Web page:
I presume the Deputy is referring to haemochromatosis and I understand that the treatment of this condition is often hospital based. The long-term illness scheme entitles persons to free drugs and medicines which are prescribed in respect of a specific schedule of illnesses. The illnesses covered by this scheme are: mental handicap, mental illness, for persons under 16 years only, phenylketonuria, cystic fibrosis, spina bifida, hydrocephalus, diabetes melitus, diabetes insipidus, haemophilia, cerebral palsy, epilepsy, multiple sclerosis, muscular dystrophies, parkinsonism and acute leukaemia.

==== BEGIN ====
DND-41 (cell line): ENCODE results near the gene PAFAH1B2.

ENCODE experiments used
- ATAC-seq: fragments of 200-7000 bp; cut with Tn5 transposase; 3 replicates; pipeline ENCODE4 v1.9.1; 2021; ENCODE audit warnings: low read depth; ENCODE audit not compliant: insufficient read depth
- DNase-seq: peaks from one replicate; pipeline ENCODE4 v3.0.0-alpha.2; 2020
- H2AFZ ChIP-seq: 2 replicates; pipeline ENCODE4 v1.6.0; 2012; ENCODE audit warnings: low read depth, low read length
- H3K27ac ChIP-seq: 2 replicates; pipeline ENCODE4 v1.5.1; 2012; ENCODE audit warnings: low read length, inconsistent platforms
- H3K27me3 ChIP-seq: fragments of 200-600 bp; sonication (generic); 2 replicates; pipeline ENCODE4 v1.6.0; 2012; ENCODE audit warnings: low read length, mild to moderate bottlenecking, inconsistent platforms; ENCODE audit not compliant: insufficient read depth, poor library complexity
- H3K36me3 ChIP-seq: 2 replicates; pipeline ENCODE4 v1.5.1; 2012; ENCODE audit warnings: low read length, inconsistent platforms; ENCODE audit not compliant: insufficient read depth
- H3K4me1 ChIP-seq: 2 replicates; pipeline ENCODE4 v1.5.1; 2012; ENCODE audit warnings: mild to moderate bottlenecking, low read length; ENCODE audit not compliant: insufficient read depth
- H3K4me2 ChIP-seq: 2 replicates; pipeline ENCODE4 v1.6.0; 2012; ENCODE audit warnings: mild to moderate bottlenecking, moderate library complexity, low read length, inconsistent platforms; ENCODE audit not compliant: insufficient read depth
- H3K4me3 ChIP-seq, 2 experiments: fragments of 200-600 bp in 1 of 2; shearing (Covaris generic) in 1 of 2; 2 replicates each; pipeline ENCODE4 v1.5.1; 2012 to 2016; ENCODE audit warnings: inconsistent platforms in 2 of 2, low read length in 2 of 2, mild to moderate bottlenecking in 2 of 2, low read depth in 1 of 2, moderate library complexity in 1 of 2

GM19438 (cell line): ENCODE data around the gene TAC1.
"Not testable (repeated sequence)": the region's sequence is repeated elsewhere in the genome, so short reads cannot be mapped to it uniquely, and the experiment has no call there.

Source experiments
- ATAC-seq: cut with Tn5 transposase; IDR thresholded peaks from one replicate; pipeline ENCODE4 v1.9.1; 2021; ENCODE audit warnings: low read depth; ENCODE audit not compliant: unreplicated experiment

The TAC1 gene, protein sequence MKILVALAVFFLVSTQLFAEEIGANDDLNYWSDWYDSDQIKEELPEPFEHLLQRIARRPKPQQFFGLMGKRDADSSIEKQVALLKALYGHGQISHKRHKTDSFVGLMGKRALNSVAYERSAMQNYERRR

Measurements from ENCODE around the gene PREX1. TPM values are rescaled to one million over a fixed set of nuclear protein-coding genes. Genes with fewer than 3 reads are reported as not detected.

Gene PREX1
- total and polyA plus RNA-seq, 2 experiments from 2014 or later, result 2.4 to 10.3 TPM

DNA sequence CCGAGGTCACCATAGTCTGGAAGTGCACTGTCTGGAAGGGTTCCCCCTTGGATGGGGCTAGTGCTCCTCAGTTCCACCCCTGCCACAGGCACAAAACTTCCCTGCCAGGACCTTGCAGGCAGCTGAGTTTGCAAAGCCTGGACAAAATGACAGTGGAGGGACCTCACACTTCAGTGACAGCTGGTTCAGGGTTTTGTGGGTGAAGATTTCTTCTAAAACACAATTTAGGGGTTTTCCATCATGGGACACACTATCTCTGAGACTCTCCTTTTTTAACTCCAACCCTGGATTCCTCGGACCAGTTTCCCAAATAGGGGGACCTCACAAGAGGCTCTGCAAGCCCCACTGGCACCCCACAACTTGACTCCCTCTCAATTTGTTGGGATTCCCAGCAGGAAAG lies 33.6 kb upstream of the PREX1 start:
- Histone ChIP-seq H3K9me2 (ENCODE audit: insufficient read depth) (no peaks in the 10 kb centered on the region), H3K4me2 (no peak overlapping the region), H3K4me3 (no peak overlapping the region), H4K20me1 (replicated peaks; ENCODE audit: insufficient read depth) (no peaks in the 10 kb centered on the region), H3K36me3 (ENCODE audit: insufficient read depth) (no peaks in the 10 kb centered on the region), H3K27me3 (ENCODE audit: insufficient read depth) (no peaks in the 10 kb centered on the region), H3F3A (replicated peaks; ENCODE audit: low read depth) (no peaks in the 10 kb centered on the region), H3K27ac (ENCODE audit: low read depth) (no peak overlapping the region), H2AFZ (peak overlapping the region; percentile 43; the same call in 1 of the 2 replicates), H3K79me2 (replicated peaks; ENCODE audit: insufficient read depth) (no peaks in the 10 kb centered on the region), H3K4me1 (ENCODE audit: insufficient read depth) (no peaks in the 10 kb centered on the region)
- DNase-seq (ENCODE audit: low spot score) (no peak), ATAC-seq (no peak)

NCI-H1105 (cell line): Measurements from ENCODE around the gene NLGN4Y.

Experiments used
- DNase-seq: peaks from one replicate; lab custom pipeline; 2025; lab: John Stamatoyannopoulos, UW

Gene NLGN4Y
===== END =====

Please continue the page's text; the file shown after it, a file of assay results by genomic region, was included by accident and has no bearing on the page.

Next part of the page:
The long-term illness scheme has not been extended since 1975 and there are no plans to extend the scheme, having regard to the other schemes available to help people with the cost of drugs and medicines. For example, people who are unable without undue hardship to arrange for the provision of medical services for themselves and their dependants may be entitled to a medical card. Eligibility for a medical card is solely a matter for the chief executive officer of the relevant health board to decide. In determining eligibility for a medical card, the local health board has regard to the financial circumstances of the applicant. Income guidelines are used by health boards to assist in determining a person's eligibility. However, even though a person's income exceeds the guidelines, the person may still be awarded a medical card if the chief executive officer considers that the person's medical needs or other circumstances would justify this. Medical cards may also be issued to individual family members on this basis.